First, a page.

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Oral history interview with Tamás Molnár

Oral History | Accession Number: 2011.288.90 | RG Number: RG-50.670.0090

Tamás Molnár, born in 1933 in Budapest, Hungary, describes living in a one-room apartment with his parents in Budapest’s District XI in a villa quarter; growing up Jewish; his father riding on a motorbike to sell butter for a dairy factory; his father working for labor service in 1942 in the town of Dabas, Hungary; a few children in higher classes at school calling Jewish students names; the far-right Arrow Cross Party holding meetings near his Budapest neighborhood of Kelenföld (in XI. Kerület) in 1943 and 1944, and emphasizing the Hungarian identity and firing up hatred with statements about foreigners and undocumented people; other parents signing up children for Hitler-Jugend (Levente); German soldiers and tanks and military cars coming in spring of 1944; Jewish people having to move to Jewish houses, with Christians taking over their property; 15-20 percent of residents of Budapest being Jewish; having to wear yellow stars and feeling humiliated; hours of shopping being restricted for Jewish people; his parents being taken to labor service; his mother being taken to a factory; both of his parents escaping and returning home; his father getting work driving a Red Cross truck and getting the family Christian papers and different names; his father being arrested and taken to headquarters of Arrow Cross guards and beaten; and constantly moving around to new homes.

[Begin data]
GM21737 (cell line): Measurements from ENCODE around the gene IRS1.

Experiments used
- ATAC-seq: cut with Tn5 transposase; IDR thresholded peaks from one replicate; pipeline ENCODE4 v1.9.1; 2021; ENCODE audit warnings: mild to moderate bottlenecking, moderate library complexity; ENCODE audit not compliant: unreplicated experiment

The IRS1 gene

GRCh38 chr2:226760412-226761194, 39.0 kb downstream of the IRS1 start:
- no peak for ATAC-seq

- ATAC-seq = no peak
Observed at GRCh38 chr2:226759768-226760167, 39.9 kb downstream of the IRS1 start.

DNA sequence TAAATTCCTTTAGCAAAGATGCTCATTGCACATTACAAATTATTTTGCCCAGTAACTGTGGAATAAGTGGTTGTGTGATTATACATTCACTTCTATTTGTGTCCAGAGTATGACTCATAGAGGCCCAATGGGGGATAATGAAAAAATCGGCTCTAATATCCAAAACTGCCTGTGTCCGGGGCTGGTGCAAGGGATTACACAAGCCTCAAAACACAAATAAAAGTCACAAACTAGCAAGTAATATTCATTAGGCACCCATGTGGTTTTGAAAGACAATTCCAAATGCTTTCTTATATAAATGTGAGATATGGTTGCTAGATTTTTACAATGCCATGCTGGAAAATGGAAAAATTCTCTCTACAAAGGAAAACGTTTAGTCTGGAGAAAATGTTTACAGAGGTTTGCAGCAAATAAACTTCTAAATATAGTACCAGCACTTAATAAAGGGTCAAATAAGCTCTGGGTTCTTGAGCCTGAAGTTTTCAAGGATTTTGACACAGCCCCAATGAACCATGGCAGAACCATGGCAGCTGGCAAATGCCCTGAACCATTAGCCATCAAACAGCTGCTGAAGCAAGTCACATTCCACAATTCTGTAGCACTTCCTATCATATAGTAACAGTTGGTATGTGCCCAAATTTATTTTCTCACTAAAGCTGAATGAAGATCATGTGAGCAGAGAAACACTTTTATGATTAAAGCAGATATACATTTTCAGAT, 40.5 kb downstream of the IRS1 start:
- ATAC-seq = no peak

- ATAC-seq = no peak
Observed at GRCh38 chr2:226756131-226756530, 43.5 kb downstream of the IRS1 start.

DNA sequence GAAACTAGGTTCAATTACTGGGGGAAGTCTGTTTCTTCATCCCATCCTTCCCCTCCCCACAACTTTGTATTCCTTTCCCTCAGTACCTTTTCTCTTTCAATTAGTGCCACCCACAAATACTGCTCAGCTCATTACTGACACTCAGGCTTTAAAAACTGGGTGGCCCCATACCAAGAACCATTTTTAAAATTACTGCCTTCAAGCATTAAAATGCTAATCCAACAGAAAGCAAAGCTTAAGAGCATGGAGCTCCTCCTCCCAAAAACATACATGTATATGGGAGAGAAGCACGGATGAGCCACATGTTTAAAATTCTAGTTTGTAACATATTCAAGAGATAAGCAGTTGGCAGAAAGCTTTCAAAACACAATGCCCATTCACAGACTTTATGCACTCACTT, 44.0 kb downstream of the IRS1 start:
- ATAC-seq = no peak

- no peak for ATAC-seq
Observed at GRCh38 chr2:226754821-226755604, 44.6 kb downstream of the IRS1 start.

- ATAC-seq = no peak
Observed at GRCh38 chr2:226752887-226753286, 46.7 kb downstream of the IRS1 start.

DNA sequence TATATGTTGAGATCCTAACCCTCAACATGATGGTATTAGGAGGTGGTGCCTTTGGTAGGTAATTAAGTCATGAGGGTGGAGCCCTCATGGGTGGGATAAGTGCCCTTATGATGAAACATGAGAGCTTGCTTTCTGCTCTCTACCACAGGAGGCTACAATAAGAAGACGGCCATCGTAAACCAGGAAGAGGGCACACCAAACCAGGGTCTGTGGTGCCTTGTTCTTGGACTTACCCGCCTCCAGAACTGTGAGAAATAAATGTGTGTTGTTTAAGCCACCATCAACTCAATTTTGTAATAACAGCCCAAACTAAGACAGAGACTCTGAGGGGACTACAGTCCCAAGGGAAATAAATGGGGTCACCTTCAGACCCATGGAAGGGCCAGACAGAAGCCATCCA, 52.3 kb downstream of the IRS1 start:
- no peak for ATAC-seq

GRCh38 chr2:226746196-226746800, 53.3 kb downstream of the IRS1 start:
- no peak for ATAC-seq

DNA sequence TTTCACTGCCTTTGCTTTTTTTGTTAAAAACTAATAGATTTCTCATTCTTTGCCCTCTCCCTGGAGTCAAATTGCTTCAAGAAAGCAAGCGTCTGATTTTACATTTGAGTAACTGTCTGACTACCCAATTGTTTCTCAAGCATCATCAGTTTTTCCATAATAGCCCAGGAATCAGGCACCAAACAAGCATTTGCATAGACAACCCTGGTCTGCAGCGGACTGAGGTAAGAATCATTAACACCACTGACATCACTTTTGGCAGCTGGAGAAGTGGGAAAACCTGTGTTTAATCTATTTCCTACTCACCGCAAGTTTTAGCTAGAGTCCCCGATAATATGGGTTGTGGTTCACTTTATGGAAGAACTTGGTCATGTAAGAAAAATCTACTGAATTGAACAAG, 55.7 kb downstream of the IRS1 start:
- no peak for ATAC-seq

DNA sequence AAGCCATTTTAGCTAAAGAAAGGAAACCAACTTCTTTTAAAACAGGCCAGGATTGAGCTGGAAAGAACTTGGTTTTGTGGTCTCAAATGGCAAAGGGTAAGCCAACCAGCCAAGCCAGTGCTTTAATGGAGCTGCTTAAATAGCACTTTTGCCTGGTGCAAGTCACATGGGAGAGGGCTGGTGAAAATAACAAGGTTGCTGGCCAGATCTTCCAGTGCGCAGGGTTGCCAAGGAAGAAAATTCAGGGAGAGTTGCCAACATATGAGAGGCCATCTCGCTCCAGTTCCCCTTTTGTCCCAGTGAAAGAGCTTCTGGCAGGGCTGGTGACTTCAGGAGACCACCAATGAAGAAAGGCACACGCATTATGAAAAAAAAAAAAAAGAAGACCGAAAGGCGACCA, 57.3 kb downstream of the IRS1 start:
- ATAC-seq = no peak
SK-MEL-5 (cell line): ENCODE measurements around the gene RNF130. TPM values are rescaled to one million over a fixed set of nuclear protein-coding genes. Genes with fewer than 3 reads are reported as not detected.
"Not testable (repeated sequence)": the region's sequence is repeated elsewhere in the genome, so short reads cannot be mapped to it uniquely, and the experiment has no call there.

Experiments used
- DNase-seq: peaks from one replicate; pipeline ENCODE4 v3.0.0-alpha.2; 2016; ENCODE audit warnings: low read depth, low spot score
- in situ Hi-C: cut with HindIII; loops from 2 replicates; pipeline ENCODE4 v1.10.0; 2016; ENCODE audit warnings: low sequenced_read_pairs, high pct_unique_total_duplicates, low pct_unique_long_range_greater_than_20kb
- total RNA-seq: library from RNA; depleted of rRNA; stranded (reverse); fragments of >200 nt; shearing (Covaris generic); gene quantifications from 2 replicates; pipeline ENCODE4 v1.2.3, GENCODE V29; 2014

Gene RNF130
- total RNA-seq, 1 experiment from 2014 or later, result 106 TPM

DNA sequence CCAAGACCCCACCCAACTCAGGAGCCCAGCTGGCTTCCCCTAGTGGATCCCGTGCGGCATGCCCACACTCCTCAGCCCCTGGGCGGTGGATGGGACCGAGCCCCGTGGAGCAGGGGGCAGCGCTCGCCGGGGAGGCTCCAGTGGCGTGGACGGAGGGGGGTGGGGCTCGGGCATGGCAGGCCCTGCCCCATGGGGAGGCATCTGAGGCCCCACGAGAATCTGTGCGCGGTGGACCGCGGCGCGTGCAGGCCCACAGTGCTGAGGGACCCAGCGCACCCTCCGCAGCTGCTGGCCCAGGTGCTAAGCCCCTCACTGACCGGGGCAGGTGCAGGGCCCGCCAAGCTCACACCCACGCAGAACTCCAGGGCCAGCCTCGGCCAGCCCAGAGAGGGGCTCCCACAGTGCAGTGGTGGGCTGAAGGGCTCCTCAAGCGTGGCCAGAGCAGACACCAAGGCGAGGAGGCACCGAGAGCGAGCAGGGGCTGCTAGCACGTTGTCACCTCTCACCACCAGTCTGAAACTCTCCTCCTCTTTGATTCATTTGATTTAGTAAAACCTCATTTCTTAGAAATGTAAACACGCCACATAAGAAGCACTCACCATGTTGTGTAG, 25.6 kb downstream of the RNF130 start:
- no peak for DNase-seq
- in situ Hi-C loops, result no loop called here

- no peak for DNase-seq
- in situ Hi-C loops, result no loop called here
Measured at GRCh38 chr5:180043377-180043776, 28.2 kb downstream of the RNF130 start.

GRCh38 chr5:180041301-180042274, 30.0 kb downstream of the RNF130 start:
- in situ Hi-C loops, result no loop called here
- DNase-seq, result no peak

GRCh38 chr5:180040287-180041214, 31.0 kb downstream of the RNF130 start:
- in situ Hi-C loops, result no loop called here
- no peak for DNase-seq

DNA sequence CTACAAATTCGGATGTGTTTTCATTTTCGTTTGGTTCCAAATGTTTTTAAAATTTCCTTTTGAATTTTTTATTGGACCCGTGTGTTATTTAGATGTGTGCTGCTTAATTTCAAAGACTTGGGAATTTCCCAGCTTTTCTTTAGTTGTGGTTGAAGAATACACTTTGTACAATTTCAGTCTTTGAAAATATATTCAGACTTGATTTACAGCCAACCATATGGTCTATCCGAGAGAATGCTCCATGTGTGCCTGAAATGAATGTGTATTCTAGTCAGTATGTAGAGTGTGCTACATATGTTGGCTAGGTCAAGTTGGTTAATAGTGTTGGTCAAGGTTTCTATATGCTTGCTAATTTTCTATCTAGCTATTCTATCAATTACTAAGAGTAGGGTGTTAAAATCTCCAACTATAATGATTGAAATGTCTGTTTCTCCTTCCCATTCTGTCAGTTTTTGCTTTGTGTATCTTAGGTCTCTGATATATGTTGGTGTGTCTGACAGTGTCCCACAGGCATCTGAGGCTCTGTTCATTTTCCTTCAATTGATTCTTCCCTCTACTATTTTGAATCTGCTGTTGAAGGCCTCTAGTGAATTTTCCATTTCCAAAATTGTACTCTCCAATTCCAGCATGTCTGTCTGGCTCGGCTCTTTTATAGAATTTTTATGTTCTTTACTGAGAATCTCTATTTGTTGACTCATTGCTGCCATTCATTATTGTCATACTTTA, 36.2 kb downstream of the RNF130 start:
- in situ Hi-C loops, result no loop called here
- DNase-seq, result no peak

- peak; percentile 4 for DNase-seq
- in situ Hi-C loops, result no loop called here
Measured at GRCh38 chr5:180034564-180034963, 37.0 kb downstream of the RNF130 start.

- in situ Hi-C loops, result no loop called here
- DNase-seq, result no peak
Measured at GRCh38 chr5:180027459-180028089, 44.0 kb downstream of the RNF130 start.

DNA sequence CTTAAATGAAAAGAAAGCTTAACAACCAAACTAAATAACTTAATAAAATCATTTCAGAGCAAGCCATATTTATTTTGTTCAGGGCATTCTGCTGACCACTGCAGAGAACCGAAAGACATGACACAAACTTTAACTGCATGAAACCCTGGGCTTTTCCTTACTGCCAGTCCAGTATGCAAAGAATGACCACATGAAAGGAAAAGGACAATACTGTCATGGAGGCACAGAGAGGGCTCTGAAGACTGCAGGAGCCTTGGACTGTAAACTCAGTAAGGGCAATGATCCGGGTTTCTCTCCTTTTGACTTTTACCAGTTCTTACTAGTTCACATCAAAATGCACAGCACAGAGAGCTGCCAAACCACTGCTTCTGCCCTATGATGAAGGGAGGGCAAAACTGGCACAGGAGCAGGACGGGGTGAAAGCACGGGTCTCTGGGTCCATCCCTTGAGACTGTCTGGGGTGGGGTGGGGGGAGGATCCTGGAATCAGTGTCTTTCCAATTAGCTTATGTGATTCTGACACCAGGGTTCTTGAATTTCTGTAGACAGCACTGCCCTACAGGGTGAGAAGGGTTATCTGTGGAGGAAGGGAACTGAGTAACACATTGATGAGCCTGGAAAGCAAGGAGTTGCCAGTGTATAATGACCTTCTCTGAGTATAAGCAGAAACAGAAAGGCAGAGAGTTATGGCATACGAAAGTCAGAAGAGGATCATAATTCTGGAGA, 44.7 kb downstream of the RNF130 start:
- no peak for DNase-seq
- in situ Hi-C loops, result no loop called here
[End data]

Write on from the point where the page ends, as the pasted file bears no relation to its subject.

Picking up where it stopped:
Some video files begin with 10-60 seconds of color bars.
Tamás Molnár
Borbála Kriza
interview:  2015 September 11
1 digital file : MPEG-4.
Credit Line
United States Holocaust Memorial Museum Collection, courtesy of the Jeff and Toby Herr Foundation
Record last modified: 2021-05-04 08:58:04
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